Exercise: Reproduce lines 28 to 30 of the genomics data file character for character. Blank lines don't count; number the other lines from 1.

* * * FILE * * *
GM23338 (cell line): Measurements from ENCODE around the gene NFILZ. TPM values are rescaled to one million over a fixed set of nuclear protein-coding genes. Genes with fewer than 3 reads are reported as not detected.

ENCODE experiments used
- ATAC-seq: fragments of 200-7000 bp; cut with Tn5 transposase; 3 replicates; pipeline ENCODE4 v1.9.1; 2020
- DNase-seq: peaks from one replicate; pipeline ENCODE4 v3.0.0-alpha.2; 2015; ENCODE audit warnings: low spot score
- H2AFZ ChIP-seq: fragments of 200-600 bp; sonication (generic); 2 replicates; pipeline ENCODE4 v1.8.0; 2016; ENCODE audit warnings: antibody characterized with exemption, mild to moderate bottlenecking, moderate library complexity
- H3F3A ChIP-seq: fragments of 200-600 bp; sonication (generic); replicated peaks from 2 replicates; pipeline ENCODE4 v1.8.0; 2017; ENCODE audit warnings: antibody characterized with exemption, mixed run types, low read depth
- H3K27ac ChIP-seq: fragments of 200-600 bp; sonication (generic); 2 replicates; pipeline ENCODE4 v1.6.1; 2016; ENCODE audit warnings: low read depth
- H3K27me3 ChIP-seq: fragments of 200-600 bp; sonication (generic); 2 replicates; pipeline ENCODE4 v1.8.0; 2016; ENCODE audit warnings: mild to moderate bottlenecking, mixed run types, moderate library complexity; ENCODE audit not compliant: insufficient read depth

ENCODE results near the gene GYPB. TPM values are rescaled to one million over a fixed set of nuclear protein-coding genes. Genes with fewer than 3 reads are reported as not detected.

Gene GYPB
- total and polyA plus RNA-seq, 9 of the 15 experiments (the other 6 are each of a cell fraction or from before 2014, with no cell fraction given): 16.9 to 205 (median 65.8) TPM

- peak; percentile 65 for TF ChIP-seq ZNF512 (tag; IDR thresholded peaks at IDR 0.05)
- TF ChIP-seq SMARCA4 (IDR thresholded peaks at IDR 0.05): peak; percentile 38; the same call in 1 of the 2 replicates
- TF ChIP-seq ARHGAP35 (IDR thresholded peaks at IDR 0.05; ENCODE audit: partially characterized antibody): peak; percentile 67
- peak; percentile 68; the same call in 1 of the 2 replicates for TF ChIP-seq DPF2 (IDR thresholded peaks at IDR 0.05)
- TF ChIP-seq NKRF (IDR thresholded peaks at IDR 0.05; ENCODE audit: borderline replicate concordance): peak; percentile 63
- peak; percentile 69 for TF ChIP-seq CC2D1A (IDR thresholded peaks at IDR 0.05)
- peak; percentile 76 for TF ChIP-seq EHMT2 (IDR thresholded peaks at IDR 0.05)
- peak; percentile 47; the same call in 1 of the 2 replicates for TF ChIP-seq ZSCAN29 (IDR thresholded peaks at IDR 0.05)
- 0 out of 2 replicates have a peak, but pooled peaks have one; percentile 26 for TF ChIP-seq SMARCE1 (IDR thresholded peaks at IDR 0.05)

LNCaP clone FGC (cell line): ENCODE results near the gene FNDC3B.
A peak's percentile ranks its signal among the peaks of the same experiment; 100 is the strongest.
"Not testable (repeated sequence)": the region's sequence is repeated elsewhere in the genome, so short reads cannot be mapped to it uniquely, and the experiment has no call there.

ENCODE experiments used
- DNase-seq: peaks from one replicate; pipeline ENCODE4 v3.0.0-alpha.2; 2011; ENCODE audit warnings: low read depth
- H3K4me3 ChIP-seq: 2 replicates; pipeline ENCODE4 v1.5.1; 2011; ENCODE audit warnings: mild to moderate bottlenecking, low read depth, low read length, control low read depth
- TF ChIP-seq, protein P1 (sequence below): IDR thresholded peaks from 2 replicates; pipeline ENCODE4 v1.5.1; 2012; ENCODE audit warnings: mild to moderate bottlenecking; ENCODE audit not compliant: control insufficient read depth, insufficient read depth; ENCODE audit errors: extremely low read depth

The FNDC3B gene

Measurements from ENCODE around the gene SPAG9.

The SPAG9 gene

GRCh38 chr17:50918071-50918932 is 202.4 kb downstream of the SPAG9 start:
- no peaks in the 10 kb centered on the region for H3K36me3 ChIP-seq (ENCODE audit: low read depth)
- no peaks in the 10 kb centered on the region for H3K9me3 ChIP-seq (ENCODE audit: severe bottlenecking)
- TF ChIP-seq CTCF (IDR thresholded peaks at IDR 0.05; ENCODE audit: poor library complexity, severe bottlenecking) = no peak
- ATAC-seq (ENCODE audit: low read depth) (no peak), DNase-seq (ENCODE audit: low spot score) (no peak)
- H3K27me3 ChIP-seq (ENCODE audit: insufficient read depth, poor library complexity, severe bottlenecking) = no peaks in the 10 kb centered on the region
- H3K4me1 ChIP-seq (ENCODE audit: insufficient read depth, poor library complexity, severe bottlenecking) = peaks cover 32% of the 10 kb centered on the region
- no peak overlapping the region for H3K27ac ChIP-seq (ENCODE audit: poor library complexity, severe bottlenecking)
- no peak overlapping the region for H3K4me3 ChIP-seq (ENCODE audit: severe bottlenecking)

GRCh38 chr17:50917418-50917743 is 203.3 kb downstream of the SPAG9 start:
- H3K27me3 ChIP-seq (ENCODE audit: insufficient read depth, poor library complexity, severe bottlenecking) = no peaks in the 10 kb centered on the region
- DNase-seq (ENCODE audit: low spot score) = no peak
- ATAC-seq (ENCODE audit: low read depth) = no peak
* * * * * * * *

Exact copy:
The FNDC3B gene

Measurements from ENCODE around the gene SPAG9.

The SPAG9 gene